“Input tax credit is admissible on new locker cabinets and generators,” the Gujarat AAR ruled recently.
Tax credit can be used to set off future tax liabilities.
As of now, only the cost that contributes towards the output of a company — raw materials, input services, machinery, etc. — are eligible for input tax credit.
The new ruling comes at a time when several companies across the country have moved their offices, and have incurred expenditure on renovation, repair, temporary fittings, etc. amid the Covid-19 pandemic. These firms can now take this ruling to claim tax credits, tax experts said.
However, credit of goods and services used for repair and renovation of offices has always been subject matter of litigation over the years mainly because it is difficult to determine what qualifies as immovable and what as plant and machinery, they said.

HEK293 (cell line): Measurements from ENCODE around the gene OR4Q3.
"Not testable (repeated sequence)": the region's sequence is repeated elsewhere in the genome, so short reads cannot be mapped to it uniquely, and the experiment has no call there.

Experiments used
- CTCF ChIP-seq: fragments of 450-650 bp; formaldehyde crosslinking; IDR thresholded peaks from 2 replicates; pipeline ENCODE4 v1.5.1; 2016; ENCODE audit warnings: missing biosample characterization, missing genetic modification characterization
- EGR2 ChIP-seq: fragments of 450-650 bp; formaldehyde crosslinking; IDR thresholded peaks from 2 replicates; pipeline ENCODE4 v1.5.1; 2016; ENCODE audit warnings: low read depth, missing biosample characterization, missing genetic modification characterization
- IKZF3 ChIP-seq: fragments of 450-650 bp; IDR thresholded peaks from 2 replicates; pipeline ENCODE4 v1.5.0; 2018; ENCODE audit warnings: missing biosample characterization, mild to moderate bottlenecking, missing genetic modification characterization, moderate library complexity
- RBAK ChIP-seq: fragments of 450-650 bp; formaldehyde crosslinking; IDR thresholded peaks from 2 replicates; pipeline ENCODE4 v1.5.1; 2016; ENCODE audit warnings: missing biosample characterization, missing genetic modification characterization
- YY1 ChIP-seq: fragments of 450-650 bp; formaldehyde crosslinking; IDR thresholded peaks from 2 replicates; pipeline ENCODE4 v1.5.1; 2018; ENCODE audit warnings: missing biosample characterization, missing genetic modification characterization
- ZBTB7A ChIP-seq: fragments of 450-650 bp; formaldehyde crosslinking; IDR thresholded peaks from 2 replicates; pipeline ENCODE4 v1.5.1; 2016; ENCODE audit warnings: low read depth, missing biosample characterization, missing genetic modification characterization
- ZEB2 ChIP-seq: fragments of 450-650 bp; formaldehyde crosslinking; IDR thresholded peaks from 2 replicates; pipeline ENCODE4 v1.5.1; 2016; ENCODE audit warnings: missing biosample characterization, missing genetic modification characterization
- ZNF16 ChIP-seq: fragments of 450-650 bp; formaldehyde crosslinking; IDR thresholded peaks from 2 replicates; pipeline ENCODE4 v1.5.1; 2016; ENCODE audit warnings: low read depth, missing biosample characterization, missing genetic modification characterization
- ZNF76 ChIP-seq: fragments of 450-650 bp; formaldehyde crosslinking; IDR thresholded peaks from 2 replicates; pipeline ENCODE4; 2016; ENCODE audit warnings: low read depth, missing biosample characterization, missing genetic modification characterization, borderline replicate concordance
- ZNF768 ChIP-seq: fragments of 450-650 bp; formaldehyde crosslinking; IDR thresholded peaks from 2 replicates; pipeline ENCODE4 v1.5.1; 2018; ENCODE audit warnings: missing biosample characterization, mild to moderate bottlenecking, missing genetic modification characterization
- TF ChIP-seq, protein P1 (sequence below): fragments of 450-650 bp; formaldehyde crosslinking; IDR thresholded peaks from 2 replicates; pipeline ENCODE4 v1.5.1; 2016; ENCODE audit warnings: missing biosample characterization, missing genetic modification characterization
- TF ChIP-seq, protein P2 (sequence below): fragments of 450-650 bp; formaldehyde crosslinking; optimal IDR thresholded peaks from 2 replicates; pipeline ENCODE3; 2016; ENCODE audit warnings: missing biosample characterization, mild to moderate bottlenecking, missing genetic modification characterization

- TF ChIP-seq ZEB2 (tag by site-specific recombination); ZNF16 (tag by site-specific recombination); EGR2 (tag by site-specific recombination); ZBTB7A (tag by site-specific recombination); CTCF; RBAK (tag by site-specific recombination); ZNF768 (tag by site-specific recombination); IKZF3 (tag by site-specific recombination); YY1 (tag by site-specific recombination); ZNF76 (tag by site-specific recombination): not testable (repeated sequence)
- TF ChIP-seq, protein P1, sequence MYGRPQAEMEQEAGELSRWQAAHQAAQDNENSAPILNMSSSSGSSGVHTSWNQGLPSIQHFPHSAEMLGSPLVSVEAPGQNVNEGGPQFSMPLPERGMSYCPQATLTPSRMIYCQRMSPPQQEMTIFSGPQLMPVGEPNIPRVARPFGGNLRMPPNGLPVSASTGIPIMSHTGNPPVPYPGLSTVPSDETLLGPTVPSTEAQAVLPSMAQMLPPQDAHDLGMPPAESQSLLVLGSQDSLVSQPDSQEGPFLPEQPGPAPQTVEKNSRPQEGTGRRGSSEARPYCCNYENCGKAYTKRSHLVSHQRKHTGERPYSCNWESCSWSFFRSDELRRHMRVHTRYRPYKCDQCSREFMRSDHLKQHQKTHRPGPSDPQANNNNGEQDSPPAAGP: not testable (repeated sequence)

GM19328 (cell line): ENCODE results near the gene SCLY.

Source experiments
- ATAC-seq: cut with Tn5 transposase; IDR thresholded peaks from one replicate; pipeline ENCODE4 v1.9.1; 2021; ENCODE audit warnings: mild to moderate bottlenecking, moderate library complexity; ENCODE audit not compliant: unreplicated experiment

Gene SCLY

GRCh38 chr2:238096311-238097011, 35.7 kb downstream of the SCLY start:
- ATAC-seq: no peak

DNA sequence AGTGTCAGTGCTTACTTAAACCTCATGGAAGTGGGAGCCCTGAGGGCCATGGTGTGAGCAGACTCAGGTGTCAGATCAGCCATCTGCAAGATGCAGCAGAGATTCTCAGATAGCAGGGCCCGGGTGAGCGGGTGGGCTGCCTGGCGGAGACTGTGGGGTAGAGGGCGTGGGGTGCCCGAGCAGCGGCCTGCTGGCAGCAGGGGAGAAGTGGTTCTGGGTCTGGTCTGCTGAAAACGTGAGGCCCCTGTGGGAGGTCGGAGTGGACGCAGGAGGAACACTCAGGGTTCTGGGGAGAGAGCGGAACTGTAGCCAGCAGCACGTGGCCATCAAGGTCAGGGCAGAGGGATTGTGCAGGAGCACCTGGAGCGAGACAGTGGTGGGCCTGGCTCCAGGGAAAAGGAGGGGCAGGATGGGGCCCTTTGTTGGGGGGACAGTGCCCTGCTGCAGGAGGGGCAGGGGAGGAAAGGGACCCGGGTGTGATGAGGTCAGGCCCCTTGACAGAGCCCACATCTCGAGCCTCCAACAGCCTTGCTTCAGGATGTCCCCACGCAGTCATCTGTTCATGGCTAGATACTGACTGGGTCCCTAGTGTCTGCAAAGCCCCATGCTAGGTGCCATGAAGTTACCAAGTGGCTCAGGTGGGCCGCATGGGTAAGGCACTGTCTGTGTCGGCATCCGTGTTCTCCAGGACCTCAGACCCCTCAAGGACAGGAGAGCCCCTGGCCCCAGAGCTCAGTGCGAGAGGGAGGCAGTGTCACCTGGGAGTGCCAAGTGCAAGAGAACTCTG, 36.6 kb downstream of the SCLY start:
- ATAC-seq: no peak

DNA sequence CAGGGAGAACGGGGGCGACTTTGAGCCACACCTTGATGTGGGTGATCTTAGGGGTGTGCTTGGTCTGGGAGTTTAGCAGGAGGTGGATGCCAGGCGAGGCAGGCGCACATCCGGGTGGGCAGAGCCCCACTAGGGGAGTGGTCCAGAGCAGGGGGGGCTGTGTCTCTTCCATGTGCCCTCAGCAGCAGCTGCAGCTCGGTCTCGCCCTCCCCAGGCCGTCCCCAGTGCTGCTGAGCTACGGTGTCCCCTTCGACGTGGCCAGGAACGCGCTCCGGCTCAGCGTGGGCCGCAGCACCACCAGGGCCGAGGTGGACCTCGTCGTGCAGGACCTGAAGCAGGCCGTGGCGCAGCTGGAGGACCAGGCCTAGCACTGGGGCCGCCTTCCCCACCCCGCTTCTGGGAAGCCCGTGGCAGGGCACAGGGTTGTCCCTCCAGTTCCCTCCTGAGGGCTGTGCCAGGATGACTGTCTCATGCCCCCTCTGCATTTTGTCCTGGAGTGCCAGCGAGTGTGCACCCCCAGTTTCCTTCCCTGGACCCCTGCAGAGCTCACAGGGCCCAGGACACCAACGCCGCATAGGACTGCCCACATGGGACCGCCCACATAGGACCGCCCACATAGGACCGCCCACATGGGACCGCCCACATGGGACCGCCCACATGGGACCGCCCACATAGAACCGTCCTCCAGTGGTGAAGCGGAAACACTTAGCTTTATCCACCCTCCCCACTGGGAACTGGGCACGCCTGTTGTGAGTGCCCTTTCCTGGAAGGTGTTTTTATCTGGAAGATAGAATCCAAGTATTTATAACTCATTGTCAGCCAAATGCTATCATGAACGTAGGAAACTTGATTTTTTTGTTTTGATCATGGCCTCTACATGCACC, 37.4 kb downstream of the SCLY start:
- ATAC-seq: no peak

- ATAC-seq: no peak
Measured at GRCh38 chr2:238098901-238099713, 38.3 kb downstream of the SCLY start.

“Lot of dealers are availing input credit of new modular furniture, fixtures, fittings, cables, generators, etc. with the plea that same can be easily moved/ installed at multiple places, without being damaged and hence do not result in an immovable property,” said Harpreet Singh, partner, indirect tax, at KPMG in India.
“Ideally such dealers would wish to claim credit for the entire expenditure (of moving offices) as the same is being done in the course of business,” he said. “However, one needs to take cognizance of such rulings and the provision which restricts credit of goods or services used for construction on immovable property.”
A similar tax ruling in a recent case had put a question mark on the repair funds of housing societies. Several housing societies that create a ‘sinking fund’ or future repair fund are set to face additional taxes in the form of GST on this amount following an AAR advance ruling.
GST at 18% is applicable on repair and maintenance funds and sinking funds collected by residents’ welfare association (RWA) or housing society if the total value of charges exceeds the threshold limit of Rs 7,500 per month per member, Maharashtra AAR had said. In most cases, housing societies collect money from residents for future contingencies.